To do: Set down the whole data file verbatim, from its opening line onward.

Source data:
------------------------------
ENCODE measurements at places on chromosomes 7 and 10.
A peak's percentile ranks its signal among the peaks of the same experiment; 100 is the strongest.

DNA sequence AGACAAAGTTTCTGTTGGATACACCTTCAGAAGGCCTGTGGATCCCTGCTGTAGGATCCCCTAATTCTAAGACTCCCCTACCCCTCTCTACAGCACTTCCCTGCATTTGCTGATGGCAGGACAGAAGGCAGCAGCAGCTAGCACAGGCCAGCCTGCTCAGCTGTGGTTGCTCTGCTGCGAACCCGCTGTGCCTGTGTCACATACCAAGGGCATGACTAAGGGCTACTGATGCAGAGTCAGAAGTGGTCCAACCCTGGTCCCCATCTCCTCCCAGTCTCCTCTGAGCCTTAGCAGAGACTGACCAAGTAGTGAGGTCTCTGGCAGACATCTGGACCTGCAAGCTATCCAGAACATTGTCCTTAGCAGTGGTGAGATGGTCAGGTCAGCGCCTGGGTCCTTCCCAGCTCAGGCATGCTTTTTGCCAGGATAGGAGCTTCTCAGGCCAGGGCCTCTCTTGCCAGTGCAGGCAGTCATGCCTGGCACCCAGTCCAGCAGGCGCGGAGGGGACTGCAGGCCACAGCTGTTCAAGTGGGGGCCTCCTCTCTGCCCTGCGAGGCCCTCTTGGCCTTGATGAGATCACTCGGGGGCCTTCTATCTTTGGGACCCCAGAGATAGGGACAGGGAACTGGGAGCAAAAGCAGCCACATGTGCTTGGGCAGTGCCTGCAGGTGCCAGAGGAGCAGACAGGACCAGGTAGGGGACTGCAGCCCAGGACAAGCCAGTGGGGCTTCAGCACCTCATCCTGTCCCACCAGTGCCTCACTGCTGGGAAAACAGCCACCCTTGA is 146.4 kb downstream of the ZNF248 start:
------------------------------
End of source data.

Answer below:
ENCODE measurements at places on chromosomes 7 and 10.
A peak's percentile ranks its signal among the peaks of the same experiment; 100 is the strongest.

DNA sequence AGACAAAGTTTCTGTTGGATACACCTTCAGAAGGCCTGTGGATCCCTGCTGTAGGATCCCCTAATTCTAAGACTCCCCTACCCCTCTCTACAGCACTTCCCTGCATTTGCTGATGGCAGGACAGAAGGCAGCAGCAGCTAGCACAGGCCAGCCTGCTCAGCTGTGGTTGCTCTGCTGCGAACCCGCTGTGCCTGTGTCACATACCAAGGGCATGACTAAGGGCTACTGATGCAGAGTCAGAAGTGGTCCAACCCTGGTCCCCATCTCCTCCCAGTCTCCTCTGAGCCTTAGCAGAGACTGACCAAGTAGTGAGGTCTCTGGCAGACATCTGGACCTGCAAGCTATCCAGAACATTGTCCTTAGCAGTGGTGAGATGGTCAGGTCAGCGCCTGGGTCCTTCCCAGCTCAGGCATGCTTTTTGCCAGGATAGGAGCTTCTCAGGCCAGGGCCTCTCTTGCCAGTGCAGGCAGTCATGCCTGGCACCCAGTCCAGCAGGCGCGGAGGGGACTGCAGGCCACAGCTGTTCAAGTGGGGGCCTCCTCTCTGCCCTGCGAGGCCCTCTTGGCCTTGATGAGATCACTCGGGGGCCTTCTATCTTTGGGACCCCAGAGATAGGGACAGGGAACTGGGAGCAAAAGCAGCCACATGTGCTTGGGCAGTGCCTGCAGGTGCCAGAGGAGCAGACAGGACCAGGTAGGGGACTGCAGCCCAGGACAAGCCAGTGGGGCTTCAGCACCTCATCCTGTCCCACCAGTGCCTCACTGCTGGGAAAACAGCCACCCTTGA is 146.4 kb downstream of the ZNF248 start: